Random papal facts from all over

• There have been 265 popes.

• Last time we had a married pope: Pope Adrian II, from 867 to 872.  He, his wife and daughter lived in the Lateran Palace.

• A number of popes have been widowers. The last was Pope Clement IV, 1265 to 1268.

• The word “pope” comes from the Latin “papa” and the Greek “pappas,” or “daddy.”

• Early popes were chosen by senior clerics in and near Rome. The  task of electing pope was restricted to cardinals in 1059. Sometimes, the earlier popes were chosen by acclamation.

• Last officially recognized papal martyr: Martin I, died 654 in exile in Crimea.

• The last conclave not in Rome was held in Venice in 1800.

• Conclaves now last days, but some have gone on for years.

• The ballots and other notes and materials are burnt after each round of voting. If there is a winner, the ballots are burned alone, producing white smoke. If there is no winner, the ballots are burned with something to produce black smoke. In the past, wet straw was burned to produce black smoke. It didn’t always work, so now they add chemicals. And that also doesn’t always work, so they ring bells. The ballots have been burned since 1417.

• When a cardinal has been elected, the dean of the College of Cardinals asks two questions. The first is, “Do you freely accept your election?” The new pope’s reign begins immediately upon his saying, “accepto.”  Then, the dean asks, “By what name shall you be called?”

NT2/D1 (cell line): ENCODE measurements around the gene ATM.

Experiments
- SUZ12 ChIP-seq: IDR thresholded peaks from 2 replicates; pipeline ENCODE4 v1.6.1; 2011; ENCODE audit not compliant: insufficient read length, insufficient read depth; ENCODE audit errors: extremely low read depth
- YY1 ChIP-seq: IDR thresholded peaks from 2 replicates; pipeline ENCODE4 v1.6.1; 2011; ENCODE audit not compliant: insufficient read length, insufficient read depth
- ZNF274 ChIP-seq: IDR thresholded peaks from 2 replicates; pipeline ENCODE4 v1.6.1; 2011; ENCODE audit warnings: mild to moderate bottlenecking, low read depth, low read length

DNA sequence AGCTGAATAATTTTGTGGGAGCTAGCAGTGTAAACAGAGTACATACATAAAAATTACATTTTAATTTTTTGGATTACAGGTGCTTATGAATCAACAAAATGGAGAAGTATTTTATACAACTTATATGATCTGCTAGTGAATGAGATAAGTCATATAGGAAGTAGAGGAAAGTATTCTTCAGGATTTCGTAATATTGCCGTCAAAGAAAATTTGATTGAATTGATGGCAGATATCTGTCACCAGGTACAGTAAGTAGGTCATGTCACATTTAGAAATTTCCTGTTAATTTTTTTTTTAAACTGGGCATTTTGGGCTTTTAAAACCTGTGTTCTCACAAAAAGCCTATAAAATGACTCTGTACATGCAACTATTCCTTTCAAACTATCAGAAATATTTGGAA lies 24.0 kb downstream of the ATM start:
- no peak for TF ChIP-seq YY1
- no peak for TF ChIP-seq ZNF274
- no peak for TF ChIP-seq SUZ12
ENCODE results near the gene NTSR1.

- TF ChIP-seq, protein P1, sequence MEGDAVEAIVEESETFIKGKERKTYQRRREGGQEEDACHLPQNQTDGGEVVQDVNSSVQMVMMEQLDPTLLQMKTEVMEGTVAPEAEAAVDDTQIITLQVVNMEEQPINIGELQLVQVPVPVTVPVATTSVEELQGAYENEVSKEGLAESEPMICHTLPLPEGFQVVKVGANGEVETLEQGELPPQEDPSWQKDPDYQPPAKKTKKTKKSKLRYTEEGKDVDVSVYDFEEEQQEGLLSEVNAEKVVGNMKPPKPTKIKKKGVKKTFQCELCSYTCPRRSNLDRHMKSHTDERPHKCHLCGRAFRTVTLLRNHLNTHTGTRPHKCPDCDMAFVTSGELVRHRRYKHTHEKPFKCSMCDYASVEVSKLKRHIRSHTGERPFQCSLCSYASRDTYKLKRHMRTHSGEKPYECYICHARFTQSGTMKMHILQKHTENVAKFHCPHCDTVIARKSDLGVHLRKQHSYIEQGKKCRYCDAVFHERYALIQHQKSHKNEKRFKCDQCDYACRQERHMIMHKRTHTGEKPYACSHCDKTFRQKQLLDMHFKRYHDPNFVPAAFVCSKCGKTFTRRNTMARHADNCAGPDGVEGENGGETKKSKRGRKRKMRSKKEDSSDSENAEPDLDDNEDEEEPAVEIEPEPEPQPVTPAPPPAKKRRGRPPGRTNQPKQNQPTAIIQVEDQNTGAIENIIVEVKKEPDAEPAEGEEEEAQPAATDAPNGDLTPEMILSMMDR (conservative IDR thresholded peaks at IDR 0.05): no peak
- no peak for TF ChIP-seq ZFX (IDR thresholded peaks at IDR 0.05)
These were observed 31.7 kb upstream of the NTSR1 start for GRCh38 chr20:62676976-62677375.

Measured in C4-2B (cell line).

• The proclamation of a new pope from a balcony over St. Peter’s Square is, “Annuntio vobis gaudium magnum” Habemus Papam! (Latin for: I announce to you a great joy! We have a pope!)

• Sometimes clerics don’t want to be pope. St. Philip Benizi in 1271 ran away from the conclave and hid. There have been rumors of cardinals declining the vote (St. Charles Borromeo in the 16th century, and Cardinal Robert Bellarmine in the 17th century), but no one can say for sure.  Refusals are supposed to be kept secret.

• The longest interregnum (time between popes) was from November 1268 to September 1271 (two years and nine months) and resulted in the election of Pope Gregory X. It took place in the town of Viterbo, near Rome.

• The youngest person elected pope was Pope John XII, 18, in 955. The oldest (since 1400) was Pope Clement X, at 79 years and nine months, on April 29, 1670.

•Pope Leo X, at age 37, was a deacon at the time of his election on March 9, 1513, and the last non-priest to become pope.

• Some popes have been elected by as few as a dozen or so cardinals. Pope Sixtus V limited the maximum number of cardinals to 70 in 1587. Other popes increased the number; Pope Paul VI put a limit of age 80 on the right to participate in a conclave.

• Canon law says that the maximum number of voting cardinals can be 120, although only 115 will participate in the upcoming conclave. Currently, there are 210 — including Benedict XVI, now that he has resigned.

• Shortest papacy: Urban VII, 12 days, in 1590. Longest papacy: Pope Pius IX, from June 16, 1846, to Feb. 7, 1878 — 31 years.